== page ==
On Thursday, it was announced that the sale of the Carolina Hurricanes to Texas entrepreneur had been completed. The News & Observer has covered Tom Dundon in some detail (most recent article here) in the past few days and is worth a stop if you have not been there already. The Athletic (subscription required) also wrote about Dundon’s relationship with Dallas Mavericks owner Mark Cuban and that relationship’s potential impact on Dundon’s management of the Hurricanes.
The ownership transition and the official finalization of the deal is meaningful on multiple levels both on and off the ice.
I will go a couple layers deeper either later on Friday or possibly over the weekend, but for those who do not care for the layers of detail and additional thoughts, this article which is long enough in its own right attempts to boil down the transition into the most significant points and also takes a crack at predicting the upshots from the Friday media session before it happens.
Key points in the ownership change
The start of the next era of Canes hockey off the ice
On the ice, the transition to the next era started when Francis took over as general manager and begins in earnest when the team pushes into the playoffs. We are on the brink of seeing results from that side of the franchise. The off ice side of the franchise has felt like it has been in limbo for multiple years now.
Off the ice, the team has stagnated partly due to the on-ice product but also because the broader product lost its luster, place in the community and appeal to the local market. The published financial results suggest that the situation is better than it feels in the arena. Perhaps that helped Karmanos ride things out until he could find the right owner and maybe even helped the deal get done. But when I say ‘better than it feels in the arena’ that is exactly the point. The vibe, energy level and everything else in the arena has mostly grown stale. At a minimum and especially for those who are not die-hard Canes hockey fans who can look past the experience and entertainment value, the whole fan experience and engagement of the local market needs a fresh coat of paint at a minimum and probably more.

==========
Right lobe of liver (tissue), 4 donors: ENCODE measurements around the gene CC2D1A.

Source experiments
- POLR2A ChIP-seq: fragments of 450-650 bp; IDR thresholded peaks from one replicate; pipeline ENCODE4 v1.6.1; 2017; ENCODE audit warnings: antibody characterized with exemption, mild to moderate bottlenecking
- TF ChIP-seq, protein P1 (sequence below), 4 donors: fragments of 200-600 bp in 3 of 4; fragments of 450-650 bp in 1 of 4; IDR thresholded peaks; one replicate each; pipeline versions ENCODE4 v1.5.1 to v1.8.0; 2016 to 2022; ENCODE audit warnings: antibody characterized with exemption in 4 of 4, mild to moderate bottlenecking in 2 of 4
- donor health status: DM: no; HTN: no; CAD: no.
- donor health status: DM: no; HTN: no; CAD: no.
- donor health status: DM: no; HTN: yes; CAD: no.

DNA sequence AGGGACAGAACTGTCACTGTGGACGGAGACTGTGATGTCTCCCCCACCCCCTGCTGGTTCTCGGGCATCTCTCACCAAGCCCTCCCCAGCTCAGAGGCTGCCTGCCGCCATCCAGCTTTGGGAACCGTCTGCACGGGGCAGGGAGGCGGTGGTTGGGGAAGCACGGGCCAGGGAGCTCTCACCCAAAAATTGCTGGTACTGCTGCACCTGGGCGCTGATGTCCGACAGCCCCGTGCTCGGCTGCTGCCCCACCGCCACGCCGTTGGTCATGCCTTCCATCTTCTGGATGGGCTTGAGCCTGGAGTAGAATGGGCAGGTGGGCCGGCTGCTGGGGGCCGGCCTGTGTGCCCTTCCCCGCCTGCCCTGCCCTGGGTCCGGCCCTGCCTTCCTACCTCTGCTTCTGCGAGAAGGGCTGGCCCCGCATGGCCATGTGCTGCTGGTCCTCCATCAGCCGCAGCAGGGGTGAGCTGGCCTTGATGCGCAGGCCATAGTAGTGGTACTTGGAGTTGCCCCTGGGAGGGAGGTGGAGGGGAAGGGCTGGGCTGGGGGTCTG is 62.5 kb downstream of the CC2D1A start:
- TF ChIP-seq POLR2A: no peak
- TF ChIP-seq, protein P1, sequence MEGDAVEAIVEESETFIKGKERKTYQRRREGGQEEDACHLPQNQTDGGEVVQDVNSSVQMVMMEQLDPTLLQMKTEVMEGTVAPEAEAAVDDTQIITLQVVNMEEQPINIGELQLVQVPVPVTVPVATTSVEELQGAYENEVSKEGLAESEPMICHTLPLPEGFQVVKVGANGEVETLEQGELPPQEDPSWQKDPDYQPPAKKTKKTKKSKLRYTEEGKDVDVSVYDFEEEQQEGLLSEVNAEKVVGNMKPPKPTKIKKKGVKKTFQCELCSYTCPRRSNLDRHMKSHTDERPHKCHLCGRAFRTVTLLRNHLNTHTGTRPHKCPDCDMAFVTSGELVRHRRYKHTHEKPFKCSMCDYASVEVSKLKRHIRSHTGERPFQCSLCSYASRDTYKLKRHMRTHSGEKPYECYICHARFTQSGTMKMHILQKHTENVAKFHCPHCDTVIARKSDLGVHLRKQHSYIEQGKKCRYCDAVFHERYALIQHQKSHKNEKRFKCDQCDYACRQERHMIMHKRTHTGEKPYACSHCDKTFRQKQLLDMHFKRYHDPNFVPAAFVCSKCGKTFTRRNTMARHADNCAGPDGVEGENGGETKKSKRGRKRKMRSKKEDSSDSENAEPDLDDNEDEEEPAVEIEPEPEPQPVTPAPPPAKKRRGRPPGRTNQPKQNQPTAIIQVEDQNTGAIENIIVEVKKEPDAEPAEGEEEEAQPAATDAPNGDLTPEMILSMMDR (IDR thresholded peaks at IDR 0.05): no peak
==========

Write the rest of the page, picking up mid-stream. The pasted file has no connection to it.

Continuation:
A shift from a cost cutting/expense mindset to a long-term investment mentality in terms of financial budget
During the past few years, my perception is that the team has been managed with a bias toward considering costs as expenses not investments. Many aspects of the season ticket holder experience have been downsized. The team’s salary has fallen to near the bottom of the league. And the team in general has just had an air of cost-cutting about it. Per my comments above, that might have been a positive in terms of getting a deal done or buying Karmanos time. Regardless, having a new owner who is in it for the long haul should open up the potential for more spending where appropriate if it will yield long-term returns that hopefully boost the franchise both on and off the ice.
Relocation rumor reprieve and worry relief for the core fan base
No doubt, recent years have been tough at times for Carolina Hurricanes fans. On the ice, the team currently owns the longest playoff drought in the NHL. Off the ice, an annual end of summer relocation/ownership/other kind of negative article from the News & Observer has become a rite of passage in the off-season that saps optimism and positive energy from the core fan base right when optimism should be building. Combine that with the intermittent relocation rumblings out of Quebec or wherever else, and long-term fan optimism has been intermittently under siege for multiple years now. Per the next bullet point, this deal offers a seven-year reprieve (or most of it anyway) for loyal Canes fans in terms of having to worry about, consider or address relocation rumors. For me personally, that is a weight lifted off my back, and I would guess the same is true for many others too.
A seven-year runway to rebuild and relaunch a newly-branded Carolina Hurricanes into the local sports market
With the purchase comes the requirement that the team stay in Raleigh for seven years before a relocation application could even be considered. Anyone who thinks that it is possible to have a ‘forever’ guarantee for a professional sports team is kidding himself/herself. Teams have moved from big cities, small cities, northern cities, southern cities and just about everywhere else. Seven years is enough time for Dundon to revamp the business side of the franchise and make improvements at the same time that Francis hopefully pushes the team up into the playoffs. If the team is unable to carve out a bigger place in the local sports community in that time frame, then relocation rumors will reappear and potentially have legitimacy to them this time. But from having experienced the early days of Hurricanes hockey when the local community embraced the team wholeheartedly, I am confident that seven years will prove to be plenty of time to rebuild the long-term viability of the team in the local market.